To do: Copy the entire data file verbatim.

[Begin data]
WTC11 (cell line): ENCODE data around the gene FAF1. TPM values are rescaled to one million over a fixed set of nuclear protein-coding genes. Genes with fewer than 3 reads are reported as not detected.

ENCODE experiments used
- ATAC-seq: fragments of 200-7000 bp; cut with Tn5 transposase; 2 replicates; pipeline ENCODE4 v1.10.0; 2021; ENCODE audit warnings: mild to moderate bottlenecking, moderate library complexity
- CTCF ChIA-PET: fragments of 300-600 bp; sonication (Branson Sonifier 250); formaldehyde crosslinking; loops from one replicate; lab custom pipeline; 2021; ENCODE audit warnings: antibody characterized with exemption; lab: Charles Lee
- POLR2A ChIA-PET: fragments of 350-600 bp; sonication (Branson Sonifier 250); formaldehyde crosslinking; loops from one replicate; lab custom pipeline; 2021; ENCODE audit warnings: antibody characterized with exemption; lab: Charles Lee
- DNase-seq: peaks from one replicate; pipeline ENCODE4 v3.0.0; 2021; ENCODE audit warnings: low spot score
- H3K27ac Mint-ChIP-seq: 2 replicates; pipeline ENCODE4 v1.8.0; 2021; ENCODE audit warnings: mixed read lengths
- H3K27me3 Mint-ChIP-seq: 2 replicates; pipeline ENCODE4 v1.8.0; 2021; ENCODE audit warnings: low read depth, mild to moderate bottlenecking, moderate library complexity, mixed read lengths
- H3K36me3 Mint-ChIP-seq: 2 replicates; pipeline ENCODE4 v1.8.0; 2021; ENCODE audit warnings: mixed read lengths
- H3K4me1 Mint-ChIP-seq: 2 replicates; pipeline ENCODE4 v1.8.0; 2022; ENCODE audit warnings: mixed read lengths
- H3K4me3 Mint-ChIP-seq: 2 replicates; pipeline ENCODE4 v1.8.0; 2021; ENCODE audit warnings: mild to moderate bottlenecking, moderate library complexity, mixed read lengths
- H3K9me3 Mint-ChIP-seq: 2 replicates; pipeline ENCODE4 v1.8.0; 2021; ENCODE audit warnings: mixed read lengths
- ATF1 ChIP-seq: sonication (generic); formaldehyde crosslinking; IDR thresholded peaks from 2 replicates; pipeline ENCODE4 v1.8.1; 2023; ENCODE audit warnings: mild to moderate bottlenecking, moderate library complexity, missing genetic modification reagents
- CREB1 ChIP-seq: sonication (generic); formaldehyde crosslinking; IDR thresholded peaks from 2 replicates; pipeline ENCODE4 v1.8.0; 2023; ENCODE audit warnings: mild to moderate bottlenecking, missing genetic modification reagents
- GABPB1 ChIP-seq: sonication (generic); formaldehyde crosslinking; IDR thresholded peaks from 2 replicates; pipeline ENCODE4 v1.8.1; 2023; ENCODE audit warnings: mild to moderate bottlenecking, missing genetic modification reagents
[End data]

WTC11 (cell line): ENCODE data around the gene FAF1. TPM values are rescaled to one million over a fixed set of nuclear protein-coding genes. Genes with fewer than 3 reads are reported as not detected.

ENCODE experiments used
- ATAC-seq: fragments of 200-7000 bp; cut with Tn5 transposase; 2 replicates; pipeline ENCODE4 v1.10.0; 2021; ENCODE audit warnings: mild to moderate bottlenecking, moderate library complexity
- CTCF ChIA-PET: fragments of 300-600 bp; sonication (Branson Sonifier 250); formaldehyde crosslinking; loops from one replicate; lab custom pipeline; 2021; ENCODE audit warnings: antibody characterized with exemption; lab: Charles Lee
- POLR2A ChIA-PET: fragments of 350-600 bp; sonication (Branson Sonifier 250); formaldehyde crosslinking; loops from one replicate; lab custom pipeline; 2021; ENCODE audit warnings: antibody characterized with exemption; lab: Charles Lee
- DNase-seq: peaks from one replicate; pipeline ENCODE4 v3.0.0; 2021; ENCODE audit warnings: low spot score
- H3K27ac Mint-ChIP-seq: 2 replicates; pipeline ENCODE4 v1.8.0; 2021; ENCODE audit warnings: mixed read lengths
- H3K27me3 Mint-ChIP-seq: 2 replicates; pipeline ENCODE4 v1.8.0; 2021; ENCODE audit warnings: low read depth, mild to moderate bottlenecking, moderate library complexity, mixed read lengths
- H3K36me3 Mint-ChIP-seq: 2 replicates; pipeline ENCODE4 v1.8.0; 2021; ENCODE audit warnings: mixed read lengths
- H3K4me1 Mint-ChIP-seq: 2 replicates; pipeline ENCODE4 v1.8.0; 2022; ENCODE audit warnings: mixed read lengths
- H3K4me3 Mint-ChIP-seq: 2 replicates; pipeline ENCODE4 v1.8.0; 2021; ENCODE audit warnings: mild to moderate bottlenecking, moderate library complexity, mixed read lengths
- H3K9me3 Mint-ChIP-seq: 2 replicates; pipeline ENCODE4 v1.8.0; 2021; ENCODE audit warnings: mixed read lengths
- ATF1 ChIP-seq: sonication (generic); formaldehyde crosslinking; IDR thresholded peaks from 2 replicates; pipeline ENCODE4 v1.8.1; 2023; ENCODE audit warnings: mild to moderate bottlenecking, moderate library complexity, missing genetic modification reagents
- CREB1 ChIP-seq: sonication (generic); formaldehyde crosslinking; IDR thresholded peaks from 2 replicates; pipeline ENCODE4 v1.8.0; 2023; ENCODE audit warnings: mild to moderate bottlenecking, missing genetic modification reagents
- GABPB1 ChIP-seq: sonication (generic); formaldehyde crosslinking; IDR thresholded peaks from 2 replicates; pipeline ENCODE4 v1.8.1; 2023; ENCODE audit warnings: mild to moderate bottlenecking, missing genetic modification reagents